I think its a bloody disgrace for all countries to give the Jobs or tradition excuse to try and keep this barbaric practise alive. Remember legalised slavery and sending kids up chimneys...we learned...well most civilised nations have..

One day (Hopefully in my lifetime) we will all look back at this barbaric practise with utter shame..

Makes my blood boil..

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#8 Drew

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Posted 24 December 2007 - 08:14 AM

Scott
There are estimated over 300k minkes in the pacific and southern hemisphere where the Japanese hunt theirs. It's believe that the north pacific has about 20-30k (numbers are dubious at best).
There are also other reasons why there is little sympathy for the baleen whales in fishermen... the fisheries. With abundant whale stock, they are a competitor for fish stocks in the area. Fishermen have killed mammal competitors for hundreds of years. The monk seal in the Adriatic is extinct for that reason.
The interesting thing is that Japan is the only big whale meat market. And their own catches are rotting away. Norway and Iceland have tried repeatedly to sell Japan their whale meat to sustain their whaling industry. Remember whale meat was a staple in many japanese schools from the 40s to 60s due to the influence of the US on its restructuting policies and the cheap availability of whale meat in the pacific.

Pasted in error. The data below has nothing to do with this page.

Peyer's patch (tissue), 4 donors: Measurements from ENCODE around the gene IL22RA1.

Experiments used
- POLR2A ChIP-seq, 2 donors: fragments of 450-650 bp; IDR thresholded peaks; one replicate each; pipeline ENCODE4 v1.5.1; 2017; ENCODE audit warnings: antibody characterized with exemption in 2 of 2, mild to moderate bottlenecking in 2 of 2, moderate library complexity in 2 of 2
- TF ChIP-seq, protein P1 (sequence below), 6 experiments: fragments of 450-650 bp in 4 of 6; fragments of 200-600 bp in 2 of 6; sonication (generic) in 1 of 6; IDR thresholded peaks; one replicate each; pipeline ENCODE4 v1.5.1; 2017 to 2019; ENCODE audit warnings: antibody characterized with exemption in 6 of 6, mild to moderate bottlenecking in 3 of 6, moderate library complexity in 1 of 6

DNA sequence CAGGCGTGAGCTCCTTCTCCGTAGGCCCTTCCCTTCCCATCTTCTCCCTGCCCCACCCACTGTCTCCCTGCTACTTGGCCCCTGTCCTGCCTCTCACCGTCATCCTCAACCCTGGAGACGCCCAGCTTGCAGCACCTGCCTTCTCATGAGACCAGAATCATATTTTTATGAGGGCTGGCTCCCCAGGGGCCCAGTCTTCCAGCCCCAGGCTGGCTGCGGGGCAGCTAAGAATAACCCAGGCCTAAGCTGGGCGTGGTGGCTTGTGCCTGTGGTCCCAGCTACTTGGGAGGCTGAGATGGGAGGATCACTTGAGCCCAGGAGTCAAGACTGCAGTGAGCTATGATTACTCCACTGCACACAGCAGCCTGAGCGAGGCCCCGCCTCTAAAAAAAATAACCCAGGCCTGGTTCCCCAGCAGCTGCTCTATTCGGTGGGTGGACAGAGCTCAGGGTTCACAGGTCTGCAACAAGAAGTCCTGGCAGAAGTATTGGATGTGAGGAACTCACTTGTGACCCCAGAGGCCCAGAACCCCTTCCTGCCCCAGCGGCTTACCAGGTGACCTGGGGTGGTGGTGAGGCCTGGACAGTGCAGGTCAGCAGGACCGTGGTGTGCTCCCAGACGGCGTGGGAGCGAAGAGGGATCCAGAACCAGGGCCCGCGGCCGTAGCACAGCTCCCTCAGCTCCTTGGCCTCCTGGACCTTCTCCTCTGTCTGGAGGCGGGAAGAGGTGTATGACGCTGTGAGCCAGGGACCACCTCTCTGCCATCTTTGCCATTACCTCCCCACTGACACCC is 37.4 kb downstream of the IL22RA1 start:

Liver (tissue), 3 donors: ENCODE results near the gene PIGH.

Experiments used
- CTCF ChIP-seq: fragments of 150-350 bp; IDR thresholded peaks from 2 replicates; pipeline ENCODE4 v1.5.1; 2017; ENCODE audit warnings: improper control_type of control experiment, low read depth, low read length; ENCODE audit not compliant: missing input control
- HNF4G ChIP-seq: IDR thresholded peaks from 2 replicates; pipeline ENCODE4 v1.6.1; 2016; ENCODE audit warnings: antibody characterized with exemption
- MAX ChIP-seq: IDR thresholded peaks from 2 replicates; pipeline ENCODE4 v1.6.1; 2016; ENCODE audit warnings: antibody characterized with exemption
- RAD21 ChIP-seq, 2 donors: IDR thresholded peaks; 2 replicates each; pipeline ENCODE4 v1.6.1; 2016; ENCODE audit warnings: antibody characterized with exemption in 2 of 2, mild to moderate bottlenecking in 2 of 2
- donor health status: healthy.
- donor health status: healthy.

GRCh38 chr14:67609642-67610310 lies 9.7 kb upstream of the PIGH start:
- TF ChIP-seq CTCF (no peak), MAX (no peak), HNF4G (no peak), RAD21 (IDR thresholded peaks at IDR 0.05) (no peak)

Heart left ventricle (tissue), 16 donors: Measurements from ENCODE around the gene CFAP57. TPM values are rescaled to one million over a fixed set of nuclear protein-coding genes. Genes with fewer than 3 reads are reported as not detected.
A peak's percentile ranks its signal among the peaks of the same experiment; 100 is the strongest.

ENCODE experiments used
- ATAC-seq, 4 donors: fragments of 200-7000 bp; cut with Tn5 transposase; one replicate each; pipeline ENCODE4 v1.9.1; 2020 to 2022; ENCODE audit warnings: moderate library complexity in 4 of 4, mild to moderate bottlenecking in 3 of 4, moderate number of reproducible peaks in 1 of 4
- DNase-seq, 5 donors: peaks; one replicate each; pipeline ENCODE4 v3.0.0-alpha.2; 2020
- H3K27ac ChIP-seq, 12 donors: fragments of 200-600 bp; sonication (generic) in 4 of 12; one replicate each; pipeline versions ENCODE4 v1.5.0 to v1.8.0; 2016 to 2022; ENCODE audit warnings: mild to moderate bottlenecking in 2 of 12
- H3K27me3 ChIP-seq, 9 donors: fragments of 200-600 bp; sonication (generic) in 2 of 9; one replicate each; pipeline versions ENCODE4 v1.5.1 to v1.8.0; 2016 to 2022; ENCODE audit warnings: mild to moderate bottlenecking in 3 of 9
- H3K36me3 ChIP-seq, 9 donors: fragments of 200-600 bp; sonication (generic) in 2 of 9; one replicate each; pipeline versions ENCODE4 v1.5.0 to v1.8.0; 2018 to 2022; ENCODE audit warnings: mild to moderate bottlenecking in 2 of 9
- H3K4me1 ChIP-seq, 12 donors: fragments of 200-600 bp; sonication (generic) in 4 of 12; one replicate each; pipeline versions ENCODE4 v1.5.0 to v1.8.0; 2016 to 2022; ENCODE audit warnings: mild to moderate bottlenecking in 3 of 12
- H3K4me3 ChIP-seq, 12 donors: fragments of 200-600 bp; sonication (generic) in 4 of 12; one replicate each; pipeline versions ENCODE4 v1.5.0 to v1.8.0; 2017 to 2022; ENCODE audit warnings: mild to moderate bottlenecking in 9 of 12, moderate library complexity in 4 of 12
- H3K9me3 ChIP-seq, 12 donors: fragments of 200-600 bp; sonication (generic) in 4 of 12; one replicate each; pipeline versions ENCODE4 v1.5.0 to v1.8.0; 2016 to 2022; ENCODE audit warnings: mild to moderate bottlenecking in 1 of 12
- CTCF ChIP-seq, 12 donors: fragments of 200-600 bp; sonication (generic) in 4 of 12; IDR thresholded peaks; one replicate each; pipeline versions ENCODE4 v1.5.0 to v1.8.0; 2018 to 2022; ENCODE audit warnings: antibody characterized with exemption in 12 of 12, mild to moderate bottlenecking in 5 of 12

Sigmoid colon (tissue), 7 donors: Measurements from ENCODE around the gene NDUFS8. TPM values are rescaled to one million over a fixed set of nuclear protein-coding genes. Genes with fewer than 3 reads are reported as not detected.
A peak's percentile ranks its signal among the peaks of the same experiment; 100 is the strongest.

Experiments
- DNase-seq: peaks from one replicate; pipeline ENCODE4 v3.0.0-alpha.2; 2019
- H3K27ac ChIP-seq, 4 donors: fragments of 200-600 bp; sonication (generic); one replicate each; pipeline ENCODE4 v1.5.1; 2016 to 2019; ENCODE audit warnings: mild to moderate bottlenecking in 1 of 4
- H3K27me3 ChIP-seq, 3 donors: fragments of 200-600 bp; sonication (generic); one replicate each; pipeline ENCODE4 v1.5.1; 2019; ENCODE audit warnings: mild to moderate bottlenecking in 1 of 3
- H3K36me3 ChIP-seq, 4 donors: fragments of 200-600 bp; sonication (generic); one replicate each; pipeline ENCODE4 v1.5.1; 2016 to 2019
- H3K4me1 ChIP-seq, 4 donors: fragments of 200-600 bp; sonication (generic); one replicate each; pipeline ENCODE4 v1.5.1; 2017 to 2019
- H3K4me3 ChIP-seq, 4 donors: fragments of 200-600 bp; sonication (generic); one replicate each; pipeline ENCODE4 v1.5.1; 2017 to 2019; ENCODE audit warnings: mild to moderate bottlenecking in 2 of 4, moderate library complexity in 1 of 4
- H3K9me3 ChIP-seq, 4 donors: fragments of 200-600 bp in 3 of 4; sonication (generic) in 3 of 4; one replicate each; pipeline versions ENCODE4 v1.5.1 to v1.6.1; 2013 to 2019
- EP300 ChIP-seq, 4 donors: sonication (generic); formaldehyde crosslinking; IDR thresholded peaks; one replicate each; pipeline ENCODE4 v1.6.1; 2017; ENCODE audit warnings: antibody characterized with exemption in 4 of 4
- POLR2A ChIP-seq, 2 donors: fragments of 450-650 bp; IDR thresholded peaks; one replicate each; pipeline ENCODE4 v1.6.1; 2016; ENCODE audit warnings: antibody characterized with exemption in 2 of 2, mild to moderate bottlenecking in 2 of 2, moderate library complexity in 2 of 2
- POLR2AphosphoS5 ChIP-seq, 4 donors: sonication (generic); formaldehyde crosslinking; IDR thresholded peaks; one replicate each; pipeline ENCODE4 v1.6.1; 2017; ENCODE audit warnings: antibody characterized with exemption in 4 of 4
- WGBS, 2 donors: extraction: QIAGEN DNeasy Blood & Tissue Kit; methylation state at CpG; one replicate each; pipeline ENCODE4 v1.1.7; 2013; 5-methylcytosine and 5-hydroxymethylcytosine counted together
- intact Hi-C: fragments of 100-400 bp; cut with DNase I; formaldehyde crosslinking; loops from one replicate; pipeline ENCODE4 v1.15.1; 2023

I do think that there's been too much japan bashing which has hardened the resolve of the nationalists in Japan to resist reducing whaling. There's going to be have to be a rethink to change the minds of nationalist pride.

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#9 EspenRekdal

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Posted 24 December 2007 - 05:25 PM

Hi guys,

I have been centerstage to the debate in Norway for many years. I can tell you that typical comando raids hitting whalers and disrupting them in action does little to sway opinion, quite the oposite it just gets people all nationalistic and stupid.
There is also the "sustainability" claim that minke whales have sufficient numbers to be hunted.